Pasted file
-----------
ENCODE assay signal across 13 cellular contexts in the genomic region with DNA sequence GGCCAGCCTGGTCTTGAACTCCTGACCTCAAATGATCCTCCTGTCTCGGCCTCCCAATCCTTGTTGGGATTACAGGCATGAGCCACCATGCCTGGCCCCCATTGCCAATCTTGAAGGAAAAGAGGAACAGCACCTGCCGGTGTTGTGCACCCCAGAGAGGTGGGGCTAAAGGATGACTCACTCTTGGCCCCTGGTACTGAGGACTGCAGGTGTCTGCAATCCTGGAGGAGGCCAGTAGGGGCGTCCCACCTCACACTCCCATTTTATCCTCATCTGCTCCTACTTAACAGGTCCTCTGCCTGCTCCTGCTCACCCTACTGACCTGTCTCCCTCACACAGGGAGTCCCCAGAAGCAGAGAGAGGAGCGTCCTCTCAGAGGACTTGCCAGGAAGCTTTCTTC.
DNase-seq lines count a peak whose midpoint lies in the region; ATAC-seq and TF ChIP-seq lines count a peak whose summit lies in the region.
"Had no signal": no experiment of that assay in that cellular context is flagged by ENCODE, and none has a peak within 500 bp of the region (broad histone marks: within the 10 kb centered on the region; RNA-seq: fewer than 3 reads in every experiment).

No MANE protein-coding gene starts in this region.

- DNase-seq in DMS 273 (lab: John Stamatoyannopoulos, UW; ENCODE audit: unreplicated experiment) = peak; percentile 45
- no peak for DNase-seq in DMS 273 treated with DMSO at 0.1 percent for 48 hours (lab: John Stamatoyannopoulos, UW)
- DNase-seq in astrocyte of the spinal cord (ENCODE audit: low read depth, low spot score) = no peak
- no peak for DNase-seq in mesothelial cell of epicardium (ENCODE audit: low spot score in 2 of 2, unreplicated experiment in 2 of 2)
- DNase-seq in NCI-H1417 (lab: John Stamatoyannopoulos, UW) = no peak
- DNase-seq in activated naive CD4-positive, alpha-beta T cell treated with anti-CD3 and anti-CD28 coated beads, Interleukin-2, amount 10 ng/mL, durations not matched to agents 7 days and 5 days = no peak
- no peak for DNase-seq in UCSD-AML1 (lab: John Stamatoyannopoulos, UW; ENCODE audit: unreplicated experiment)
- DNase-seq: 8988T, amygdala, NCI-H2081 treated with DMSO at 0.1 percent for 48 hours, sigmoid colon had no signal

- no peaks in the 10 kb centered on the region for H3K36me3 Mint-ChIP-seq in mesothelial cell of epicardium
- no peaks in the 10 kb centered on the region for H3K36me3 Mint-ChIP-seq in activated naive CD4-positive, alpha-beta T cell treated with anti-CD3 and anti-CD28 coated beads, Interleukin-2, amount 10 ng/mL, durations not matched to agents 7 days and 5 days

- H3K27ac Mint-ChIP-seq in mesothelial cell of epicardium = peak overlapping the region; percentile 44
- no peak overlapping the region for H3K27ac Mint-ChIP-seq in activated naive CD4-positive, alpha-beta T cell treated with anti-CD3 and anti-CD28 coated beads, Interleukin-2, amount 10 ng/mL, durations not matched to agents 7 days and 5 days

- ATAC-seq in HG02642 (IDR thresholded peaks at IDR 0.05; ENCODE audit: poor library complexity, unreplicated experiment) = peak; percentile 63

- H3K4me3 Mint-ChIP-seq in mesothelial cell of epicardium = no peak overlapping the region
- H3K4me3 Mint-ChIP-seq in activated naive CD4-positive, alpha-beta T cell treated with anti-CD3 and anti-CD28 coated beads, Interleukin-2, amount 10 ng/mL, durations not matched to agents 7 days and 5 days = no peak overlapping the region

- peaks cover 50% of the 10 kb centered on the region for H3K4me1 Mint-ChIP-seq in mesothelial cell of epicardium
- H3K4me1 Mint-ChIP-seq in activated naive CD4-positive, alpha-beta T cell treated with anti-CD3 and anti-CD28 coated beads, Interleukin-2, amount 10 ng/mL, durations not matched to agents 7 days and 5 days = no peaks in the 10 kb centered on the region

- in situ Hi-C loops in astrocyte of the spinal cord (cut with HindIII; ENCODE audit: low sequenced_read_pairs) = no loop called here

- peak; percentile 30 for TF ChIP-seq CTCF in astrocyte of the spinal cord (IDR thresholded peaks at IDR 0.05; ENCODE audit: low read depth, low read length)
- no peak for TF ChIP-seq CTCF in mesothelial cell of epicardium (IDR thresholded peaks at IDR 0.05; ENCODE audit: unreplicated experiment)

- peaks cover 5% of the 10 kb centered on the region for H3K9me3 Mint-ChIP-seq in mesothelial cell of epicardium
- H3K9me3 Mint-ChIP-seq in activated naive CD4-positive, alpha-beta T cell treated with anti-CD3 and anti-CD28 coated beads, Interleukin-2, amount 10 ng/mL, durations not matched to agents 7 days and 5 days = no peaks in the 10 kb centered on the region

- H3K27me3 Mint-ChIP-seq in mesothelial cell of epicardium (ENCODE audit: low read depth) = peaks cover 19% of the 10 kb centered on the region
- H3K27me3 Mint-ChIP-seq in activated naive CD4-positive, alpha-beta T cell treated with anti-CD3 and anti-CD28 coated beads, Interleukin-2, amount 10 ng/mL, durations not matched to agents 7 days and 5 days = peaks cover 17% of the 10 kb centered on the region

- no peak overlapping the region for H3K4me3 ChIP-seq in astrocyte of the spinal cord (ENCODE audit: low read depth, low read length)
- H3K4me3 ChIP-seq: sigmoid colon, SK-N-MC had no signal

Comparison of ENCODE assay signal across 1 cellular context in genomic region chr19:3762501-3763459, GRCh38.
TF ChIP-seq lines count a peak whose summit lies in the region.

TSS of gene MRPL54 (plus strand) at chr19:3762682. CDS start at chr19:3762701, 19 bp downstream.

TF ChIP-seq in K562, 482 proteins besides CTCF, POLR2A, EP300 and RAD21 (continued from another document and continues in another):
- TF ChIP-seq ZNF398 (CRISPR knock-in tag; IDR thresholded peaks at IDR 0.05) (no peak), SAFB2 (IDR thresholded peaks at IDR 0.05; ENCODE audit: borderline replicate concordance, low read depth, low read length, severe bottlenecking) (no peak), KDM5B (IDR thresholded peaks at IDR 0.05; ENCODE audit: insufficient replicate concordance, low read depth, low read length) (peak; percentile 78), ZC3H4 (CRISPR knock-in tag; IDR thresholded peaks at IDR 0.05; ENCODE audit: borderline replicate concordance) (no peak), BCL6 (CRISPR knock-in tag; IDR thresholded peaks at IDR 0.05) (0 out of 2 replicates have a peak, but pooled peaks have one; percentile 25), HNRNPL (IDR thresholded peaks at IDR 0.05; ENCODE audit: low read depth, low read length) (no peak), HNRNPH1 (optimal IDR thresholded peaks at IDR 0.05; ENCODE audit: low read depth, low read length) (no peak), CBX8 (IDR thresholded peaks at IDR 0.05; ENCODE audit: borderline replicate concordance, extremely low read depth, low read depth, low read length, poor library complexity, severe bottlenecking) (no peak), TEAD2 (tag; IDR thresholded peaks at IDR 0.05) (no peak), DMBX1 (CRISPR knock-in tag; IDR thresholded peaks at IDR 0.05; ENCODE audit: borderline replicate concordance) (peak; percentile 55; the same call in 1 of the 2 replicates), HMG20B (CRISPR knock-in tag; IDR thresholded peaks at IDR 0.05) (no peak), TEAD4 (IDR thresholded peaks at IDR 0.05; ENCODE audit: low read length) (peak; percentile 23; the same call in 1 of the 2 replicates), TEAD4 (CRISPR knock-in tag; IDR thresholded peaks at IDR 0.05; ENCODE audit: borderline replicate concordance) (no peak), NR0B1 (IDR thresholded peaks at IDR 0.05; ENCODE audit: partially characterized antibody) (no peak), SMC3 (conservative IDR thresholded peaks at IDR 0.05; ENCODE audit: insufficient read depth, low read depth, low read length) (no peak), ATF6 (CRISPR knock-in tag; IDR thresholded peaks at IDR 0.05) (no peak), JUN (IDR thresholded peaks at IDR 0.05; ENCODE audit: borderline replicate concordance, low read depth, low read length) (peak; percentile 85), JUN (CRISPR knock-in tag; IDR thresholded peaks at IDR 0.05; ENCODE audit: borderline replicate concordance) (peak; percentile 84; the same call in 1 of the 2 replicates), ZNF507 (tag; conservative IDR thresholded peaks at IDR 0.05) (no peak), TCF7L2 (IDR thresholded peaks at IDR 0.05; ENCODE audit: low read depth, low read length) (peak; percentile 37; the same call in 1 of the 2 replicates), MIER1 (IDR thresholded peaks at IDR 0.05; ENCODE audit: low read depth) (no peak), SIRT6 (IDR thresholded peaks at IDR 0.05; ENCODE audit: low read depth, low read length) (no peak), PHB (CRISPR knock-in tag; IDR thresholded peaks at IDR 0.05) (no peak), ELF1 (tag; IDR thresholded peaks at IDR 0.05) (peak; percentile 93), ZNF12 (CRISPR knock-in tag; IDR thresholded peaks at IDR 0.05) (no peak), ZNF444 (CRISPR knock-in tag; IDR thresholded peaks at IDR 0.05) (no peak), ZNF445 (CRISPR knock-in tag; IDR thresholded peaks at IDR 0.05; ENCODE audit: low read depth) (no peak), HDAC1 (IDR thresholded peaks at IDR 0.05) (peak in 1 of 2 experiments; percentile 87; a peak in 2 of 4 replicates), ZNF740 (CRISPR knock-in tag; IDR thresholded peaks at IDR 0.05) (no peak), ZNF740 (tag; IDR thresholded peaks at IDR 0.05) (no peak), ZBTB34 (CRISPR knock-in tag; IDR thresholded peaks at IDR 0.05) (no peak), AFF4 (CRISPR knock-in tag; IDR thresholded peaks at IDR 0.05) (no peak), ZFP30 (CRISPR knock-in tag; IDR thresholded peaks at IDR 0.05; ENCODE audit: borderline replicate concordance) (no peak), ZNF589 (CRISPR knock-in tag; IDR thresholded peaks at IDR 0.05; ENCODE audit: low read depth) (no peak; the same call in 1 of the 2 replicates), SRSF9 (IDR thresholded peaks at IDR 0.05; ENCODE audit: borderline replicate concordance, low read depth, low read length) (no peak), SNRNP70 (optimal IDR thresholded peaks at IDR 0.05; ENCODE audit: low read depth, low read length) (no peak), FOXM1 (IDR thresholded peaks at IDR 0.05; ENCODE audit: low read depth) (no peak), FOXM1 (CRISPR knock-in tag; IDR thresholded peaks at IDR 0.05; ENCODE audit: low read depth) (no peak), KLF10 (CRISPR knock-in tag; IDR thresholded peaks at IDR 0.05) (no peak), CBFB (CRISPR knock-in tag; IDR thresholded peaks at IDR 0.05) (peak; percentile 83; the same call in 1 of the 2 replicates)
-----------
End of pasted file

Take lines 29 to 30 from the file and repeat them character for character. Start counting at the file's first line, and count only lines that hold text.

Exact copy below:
- no peak overlapping the region for H3K4me3 ChIP-seq in astrocyte of the spinal cord (ENCODE audit: low read depth, low read length)
- H3K4me3 ChIP-seq: sigmoid colon, SK-N-MC had no signal